Schools could see a lot more students, as ilani is within the Ridgefield school district. Onslow is also concerned about how the expected influx of traffic will impact infrastructure, and how the casino’s sheer daily population could strain city resources.

“They are going to be like a small city,” he said. “They need a police force, fire, sewer, water. I’ve asked that they be a good neighbor.”

Onslow said ilani has agreed to help facilitate the transition, but they have not provided many specifics yet as opening day nears.

He also worries about how ilani’s 15 new restaurants will impact the town’s small crop of downtown eateries, but Ridgefield’s restaurant owners are more excited than nervous.   

“For me? I don’t mind,” said Roberto, owner of the El Rancho Viejo Mexican restaurant. “I don’t like casinos but I like business. More people, I like it.” 

Doris Gasca, who works at nearby Vinnie’s Pizza, said business spiked recently. 

“They order a lot of pizzas from us – the contractors, the electricians. We love it,” she said.

Other Ridgefield residents can’t wait to have a casino in their backyard. Best friends Charlotte and Janet get together with a group of women at the Ridgefield library every week to knit and gossip. Unlike some of their fellow knitters who detest gambling and worry about increased crime, Janet and Charlotte say they can’t wait for the casino to open.

“It’s not like I have a gambling problem but I enjoy it,” Charlotte said. “It’s a pleasure for us.”

The pair frequently visits Lucky Eagle casino in Rochester, Wash. to play the slots. With 2,500 new slot machines now a 10-minute drive away, they said they’ll be patronizing ilani from opening day.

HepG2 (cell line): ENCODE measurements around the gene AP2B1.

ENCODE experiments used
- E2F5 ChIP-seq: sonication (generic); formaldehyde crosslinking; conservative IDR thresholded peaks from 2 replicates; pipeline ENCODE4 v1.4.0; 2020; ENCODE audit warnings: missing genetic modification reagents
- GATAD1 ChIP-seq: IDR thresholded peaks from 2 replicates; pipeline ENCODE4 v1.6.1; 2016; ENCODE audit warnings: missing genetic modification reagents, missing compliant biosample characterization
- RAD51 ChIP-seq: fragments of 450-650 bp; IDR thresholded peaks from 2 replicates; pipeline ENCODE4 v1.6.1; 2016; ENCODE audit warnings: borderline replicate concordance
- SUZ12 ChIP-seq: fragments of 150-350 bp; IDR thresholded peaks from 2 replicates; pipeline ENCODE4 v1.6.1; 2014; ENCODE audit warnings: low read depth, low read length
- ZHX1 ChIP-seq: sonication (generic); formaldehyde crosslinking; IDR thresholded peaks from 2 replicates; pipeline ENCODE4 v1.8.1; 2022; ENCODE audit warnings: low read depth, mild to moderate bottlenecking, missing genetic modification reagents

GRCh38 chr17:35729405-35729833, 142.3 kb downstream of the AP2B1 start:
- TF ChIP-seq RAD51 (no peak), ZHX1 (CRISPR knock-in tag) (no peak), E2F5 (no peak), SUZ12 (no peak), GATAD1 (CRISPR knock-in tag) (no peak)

“You bet! We’ll probably be first in line,” Janet said.

Economic prosperity for Cowlitz not a sure bet

Although ilani projects 4 ½ million visitors a year, there’s no guarantee that the Cowlitz tribe will make enough money to pay back the $510 million they owe.

The project was financed by private investors, bank financing and the Mohegan tribe. The Cowlitz have seven years to pay that back, with interest.

This is a big financial move for the tribe, which owns two health clinics in Southwest Washington but no other businesses.

“We are shouldering a lot of debt, however, we look forward to being self-sufficient,” Chairman Bill Iyall said.

Casino gaming is declining in Oregon and the U.S. overall. At its height just before the recession, Americans were spending about 0.7 percent of their income on casino games. In Oregon, that was about 0.65 percent. Now, it’s closer to 0.6 percent in the U.S. and just under 0.5 percent in Oregon. So far, the economic rebound hasn’t launched casino gaming back to where it was before the recession.

 

 

 

A cautionary tale of casino competition also follows the ilani backers.

When Mohegan Sun first opened in Connecticut the nearby Foxwoods casino took a big financial hit, ultimately deferring payments on $1.7 billion in debt. 

The Mohegan tribe didn’t emerge unscathed. It currently owes $1.8 billion, according to recent SEC filings. That’s up from $1.6 billion in 2010.